⦁ Let us have a good laugh with our friends!

Laughter reduces stress and the risk of cardiovascular disease.

⦁ Let our diet be based on vegetables!

Okinawians live a vegetable-based diet for most of their lives that is rich in nutrients but low in calories.

⦁ Let us garden!

The traditional Okinawan "moai" means a safe social network. It provides financial and emotional support when needed, as they know someone is always there for them.

⦁ Let us have a "moai"!

The traditional Okinawan "moai" means a safe social network. It provides financial and emotional support when needed, as they know someone is always there for them.

⦁ Have ikiaga!

It is important that we have goals, this is called the Ikiagi, why it is always worth waking up. Ikiagi means at the same time what you love to do, what you are good at, what you are paid for, and what the world needs. That is, the intersection of passion, mission, vocation, and profession.

⦁ Enjoy the sunshine!

With regular sun exposure, vitamin D in the body results in stronger bones and a healthier body. "Smart" sunbathing (15 minutes on the arms and legs) is a good addition to our diet.

⦁ Stay active!

Elderly residents walk and garden a lot. There is little furniture in their homes, and residents spend their meals and relax on the ground, sitting on a tatami. The elderly often sit and stand up daily, strengthening their body muscles and balance system.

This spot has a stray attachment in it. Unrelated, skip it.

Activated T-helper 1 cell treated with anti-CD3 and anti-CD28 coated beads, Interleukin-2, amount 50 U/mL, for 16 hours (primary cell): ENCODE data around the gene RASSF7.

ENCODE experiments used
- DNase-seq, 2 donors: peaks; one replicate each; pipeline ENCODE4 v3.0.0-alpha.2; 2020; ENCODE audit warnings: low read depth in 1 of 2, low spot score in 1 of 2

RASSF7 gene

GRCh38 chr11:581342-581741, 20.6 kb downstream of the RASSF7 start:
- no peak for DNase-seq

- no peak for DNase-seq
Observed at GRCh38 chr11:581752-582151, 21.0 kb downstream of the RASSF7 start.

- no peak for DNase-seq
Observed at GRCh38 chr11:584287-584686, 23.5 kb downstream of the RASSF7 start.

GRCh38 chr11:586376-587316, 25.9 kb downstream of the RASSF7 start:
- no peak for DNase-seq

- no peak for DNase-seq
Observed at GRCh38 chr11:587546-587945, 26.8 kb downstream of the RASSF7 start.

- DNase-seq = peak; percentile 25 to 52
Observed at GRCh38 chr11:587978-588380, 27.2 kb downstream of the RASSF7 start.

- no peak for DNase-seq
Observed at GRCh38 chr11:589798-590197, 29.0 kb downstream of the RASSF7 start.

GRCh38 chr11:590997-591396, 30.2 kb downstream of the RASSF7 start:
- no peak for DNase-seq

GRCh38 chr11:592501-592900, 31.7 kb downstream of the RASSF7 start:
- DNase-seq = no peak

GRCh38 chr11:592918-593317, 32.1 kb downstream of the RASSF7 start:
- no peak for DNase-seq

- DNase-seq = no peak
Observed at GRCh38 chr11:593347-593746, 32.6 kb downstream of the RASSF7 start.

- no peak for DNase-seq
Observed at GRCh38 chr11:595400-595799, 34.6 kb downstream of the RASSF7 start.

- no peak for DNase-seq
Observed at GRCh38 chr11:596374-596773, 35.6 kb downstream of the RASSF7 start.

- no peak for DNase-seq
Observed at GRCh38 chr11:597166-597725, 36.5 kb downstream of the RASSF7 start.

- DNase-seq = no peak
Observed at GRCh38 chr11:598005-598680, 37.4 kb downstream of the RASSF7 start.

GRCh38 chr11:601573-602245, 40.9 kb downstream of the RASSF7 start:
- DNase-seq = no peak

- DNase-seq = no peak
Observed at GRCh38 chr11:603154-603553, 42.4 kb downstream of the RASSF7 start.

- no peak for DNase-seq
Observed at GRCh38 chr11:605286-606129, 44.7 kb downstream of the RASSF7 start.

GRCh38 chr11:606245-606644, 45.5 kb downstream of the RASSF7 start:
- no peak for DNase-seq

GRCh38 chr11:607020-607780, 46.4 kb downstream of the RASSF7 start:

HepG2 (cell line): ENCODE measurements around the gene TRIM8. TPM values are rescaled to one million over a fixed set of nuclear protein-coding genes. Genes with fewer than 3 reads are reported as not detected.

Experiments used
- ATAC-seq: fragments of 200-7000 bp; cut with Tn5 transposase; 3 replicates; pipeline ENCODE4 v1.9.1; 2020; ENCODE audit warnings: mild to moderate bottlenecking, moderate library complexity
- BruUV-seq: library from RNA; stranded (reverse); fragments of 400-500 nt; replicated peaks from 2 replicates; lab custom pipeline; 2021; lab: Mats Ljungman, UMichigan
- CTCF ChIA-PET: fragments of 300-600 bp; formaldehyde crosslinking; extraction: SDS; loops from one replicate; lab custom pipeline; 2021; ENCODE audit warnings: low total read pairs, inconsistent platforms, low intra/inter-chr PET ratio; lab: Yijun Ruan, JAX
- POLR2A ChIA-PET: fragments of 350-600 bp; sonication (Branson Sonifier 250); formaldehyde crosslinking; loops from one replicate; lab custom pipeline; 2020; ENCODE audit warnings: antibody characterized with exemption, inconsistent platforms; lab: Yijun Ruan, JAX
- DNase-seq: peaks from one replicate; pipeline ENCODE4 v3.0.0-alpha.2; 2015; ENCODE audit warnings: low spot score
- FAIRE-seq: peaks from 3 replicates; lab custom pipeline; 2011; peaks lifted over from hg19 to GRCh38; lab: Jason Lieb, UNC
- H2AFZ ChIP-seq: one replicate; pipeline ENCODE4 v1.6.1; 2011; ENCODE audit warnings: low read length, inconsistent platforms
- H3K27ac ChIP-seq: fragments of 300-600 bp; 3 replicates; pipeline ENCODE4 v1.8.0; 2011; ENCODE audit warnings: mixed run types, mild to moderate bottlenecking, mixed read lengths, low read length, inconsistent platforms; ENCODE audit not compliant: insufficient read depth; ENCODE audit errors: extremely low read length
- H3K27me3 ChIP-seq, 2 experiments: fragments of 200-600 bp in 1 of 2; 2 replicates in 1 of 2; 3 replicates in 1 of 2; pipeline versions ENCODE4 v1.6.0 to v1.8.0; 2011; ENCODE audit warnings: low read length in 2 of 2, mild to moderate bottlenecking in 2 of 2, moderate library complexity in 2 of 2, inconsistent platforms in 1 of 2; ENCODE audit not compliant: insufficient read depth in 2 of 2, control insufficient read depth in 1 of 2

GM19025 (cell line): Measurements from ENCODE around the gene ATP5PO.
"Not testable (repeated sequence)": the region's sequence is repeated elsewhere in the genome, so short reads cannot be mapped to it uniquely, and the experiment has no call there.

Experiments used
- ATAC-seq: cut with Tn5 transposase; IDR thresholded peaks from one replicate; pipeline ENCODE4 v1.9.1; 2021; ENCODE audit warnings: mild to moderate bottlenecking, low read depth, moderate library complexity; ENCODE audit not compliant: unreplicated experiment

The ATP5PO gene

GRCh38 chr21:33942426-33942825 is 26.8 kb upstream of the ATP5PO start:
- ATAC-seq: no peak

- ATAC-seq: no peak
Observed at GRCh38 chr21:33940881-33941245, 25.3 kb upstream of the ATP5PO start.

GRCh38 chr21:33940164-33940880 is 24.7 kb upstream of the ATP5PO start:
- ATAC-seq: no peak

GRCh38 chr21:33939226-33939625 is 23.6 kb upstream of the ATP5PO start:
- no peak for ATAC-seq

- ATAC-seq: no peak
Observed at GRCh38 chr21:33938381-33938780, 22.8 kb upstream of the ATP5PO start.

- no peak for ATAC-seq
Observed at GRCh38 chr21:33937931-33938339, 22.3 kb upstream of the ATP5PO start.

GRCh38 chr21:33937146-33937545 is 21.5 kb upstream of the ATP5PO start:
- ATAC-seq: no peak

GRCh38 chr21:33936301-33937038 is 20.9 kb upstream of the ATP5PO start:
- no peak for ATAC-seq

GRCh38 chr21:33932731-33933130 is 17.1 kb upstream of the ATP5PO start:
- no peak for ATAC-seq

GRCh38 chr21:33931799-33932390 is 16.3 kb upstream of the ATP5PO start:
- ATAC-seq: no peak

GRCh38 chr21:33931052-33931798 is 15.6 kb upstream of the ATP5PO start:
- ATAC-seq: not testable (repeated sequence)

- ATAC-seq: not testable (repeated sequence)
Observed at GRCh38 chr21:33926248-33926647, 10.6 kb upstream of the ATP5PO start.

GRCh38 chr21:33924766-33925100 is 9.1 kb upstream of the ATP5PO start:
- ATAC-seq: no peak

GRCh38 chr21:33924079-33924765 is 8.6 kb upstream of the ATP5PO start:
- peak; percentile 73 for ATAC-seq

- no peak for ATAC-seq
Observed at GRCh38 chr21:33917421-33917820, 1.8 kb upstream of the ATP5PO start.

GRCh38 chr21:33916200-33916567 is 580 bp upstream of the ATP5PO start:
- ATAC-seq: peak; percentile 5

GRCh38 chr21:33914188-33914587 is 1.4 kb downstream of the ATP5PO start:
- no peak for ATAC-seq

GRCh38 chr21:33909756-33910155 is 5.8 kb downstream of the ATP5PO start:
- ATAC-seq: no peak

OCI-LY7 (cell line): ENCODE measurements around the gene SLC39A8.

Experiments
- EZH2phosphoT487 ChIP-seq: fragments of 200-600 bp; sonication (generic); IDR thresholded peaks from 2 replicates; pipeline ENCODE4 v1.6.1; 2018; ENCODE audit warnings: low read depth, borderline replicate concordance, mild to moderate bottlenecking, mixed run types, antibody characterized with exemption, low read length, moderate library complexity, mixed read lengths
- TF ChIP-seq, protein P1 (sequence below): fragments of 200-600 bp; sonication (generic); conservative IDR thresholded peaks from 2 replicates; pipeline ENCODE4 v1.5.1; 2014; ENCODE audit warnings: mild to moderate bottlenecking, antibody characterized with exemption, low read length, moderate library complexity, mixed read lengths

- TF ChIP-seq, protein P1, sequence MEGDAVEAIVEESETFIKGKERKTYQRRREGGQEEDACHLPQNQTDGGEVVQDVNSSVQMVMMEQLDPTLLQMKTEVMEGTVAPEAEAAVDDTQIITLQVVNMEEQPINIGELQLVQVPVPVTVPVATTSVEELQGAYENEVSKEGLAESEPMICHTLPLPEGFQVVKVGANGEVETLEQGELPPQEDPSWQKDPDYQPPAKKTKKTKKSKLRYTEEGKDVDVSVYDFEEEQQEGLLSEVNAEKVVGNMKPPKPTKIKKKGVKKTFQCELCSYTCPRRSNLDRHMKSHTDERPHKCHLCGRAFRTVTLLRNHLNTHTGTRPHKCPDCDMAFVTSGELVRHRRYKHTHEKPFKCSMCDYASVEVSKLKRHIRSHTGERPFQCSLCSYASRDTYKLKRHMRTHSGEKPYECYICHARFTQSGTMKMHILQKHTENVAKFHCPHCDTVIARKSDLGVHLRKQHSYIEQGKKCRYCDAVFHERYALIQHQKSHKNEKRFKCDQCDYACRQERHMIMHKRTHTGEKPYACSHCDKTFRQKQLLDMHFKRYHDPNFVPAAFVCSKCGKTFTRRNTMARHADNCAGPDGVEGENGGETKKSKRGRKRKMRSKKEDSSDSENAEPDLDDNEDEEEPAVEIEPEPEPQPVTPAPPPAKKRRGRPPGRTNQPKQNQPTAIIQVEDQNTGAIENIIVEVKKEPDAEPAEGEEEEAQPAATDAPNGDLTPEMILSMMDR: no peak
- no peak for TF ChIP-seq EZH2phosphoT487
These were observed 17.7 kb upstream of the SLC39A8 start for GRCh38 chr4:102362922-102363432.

⦁ Grow herbs!

Mugwort, ginger and turmeric are the mainstays of Okinawan gardens, all of which have been proven to have a healing effect. Their regular daily consumption, for example, keeps diseases away from the people of Okinawan.

⦁ Appreciate what we have!

They are able to leave their troubled initial years in the past while enjoying the simple pleasures of today. They have learned to be lovable and to attract young people to their company.

⦁ Find a weekly getaway

One day a week, break your daily routine. Let us find a day to spend our time in nature with family and friends.

⦁ Maintain your healthy body mass index (BMI)

Those with a healthy BMI (that is, when the individual’s height is matched by an appropriate body weight) who live an active life and rarely or not eat meat at all are less prone to getting a disease.